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46 Following herbicide application and the establishment of wiregrass, prescribed fire should be returned to these sites. Initially emphasis should be placed on growing season burns to facilitate the further propagation of wiregrass. Subsequently, burning at various times of the year under varying conditions will encourage plant diversity without completely eliminating individual species. A fire frequency of 2 to 4 years would mimic the natural burning frequency, maintain pine dominance and promote reproduction in wiregrasses (Tanner et al. 1991). Pine flatwoods habitats on the refuge exist as slash pine plantations established for pulpwood production, therefore, these habitats differ markedly from natural flatwoods habitats. To bolster pulpwood production, timber companies established dense plantations of slash pine across landscapes. Currently slash pine plantations on the refuge are planted too densely and should be thinned. Timber thinning opens the canopy, which promotes herbaceous growth on the forest floor and aids in prescribed burning by allowing the upward release of heat, the latter especially important for the safe implementation of growing season burns. As with the high pine habitats, a return to growing season burns and a varied burn cycle with burns occurring every 2 to 4 years should be a management goal. Compartments surveyed for this study contained slash pine basal areas of approximately 21.75 sq. meters/hectare (94 sq. feet/acre) (pers. comm., D. Barrand, Chiefland, FL). The refuges habitat management plan appropriately calls for thinning of these stands down to 11.5-15 sq. meters/hectare (50-65 sq. feet/acre) during second entry thinnings (unpubl. Data, USFWS, LSNWR). This study highlights the importance of timber thinning and the need to restore diversity to areas indiscriminately planted to slash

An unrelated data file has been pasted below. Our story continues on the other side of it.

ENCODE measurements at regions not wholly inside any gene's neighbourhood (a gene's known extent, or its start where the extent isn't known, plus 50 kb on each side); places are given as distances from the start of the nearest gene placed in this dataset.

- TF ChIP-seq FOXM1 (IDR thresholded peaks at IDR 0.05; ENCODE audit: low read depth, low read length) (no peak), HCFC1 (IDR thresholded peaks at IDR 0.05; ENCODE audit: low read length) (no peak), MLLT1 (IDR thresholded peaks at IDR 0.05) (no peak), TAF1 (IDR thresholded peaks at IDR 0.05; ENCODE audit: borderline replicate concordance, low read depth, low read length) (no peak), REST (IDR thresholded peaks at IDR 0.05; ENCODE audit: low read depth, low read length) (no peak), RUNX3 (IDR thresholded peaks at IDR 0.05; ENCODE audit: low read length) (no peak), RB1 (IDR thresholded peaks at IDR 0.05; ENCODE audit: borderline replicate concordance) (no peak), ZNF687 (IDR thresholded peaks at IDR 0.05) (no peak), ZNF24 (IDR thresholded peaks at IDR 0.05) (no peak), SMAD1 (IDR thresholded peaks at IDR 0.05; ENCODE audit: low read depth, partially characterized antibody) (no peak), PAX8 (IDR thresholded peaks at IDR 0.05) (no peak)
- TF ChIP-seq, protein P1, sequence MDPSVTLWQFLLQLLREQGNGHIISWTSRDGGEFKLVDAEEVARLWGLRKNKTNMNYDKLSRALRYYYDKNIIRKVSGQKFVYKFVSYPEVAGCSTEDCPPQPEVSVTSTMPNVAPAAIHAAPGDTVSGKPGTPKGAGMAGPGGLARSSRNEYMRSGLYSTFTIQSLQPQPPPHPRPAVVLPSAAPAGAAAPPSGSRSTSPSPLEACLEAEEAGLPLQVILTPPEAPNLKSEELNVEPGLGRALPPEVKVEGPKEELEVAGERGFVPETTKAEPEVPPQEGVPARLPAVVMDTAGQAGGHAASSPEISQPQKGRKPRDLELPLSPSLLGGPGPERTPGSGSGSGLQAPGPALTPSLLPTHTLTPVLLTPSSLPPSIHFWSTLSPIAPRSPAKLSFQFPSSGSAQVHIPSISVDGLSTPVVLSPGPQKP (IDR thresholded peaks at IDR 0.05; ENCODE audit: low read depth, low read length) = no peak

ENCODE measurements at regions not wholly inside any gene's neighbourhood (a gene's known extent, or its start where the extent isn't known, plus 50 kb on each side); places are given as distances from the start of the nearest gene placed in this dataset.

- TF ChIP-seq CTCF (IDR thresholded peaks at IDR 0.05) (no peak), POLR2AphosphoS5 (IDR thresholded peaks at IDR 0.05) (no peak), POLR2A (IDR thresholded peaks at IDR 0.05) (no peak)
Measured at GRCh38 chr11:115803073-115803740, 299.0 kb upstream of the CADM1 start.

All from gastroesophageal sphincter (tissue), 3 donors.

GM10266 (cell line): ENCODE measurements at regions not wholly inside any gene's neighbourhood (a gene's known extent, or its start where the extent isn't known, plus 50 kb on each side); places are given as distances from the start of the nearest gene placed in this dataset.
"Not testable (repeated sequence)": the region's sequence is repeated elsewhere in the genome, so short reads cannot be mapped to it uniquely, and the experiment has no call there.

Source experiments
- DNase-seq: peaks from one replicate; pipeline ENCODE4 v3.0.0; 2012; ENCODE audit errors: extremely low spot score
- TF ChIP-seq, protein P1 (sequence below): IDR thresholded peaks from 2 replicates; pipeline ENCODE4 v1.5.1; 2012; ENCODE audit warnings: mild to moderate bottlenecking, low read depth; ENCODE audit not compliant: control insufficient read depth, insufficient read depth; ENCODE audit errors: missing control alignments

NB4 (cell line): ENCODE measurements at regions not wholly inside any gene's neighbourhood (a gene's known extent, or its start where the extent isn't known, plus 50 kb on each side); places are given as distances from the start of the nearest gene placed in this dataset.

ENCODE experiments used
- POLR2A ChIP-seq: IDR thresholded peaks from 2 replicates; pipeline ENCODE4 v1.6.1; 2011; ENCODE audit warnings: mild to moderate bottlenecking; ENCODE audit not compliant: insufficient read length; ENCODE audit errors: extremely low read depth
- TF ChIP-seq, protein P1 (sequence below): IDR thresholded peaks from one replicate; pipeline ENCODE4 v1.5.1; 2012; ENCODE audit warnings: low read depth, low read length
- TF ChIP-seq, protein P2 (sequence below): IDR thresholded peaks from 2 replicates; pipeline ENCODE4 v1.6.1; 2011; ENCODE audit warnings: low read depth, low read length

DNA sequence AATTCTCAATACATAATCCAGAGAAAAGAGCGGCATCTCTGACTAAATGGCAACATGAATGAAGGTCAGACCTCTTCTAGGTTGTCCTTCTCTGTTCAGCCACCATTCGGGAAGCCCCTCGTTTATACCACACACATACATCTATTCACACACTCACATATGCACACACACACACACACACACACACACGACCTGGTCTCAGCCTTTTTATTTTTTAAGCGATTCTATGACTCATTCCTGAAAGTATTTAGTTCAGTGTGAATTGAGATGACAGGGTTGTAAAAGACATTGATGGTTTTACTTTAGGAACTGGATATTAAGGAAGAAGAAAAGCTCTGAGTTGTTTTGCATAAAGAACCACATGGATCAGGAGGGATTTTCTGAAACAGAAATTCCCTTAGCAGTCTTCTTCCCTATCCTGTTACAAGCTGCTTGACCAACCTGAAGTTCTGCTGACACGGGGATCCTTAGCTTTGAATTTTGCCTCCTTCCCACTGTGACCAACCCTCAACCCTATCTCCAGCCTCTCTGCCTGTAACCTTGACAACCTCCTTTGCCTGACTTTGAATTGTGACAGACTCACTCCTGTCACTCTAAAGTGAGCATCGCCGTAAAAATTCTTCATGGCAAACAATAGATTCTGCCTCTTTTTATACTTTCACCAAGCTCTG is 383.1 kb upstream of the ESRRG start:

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47 pine monocultures. Upon thinning, restoration plantings of longleaf pine and wiregrass should take place. Within the habitat management plan the refuge is divided into 9 compartments to facilitate habitat management actions and aid record keeping. Management compartment boundaries were established along major physiographical and legal features such as roads, streams and landowner boundaries. Some of these compartments are further compartmentalized into sub-compartments for more precise land management work. The current system of compartmentalization should be further delineated since the current compartments ignore or leave out habitats that were converted to slash pine stands by the previous timber company management. For example, areas within the compartments I sampled contained ridges of sandy, Entisol soils which would have supported either high pine or scrub habitats prior to timber management. Also, within these compartments, areas of wetter, Aquent soils were bedded and planted through. Spodosols would be the primary soils dominated by pine flatwoods, as they form under coniferous trees whose needles are low in base-forming cations and high in acid resins. These acids bind with iron and aluminum and are carried downward until they precipitate forming the characteristic spodic horizon (Brady and Weil 2002). A closer look at each management unit, noting these areas of soil diversity could benefit future habitat management activities on the refuge. For example, depending on area, higher ridges could be clear cut of planted slash pine, then restored to high pine or scrub habitats, while areas of spodosol soils could be maintained as pine flatwoods. Instead of looking at one block of slash pine timber, this shift in management approach would focus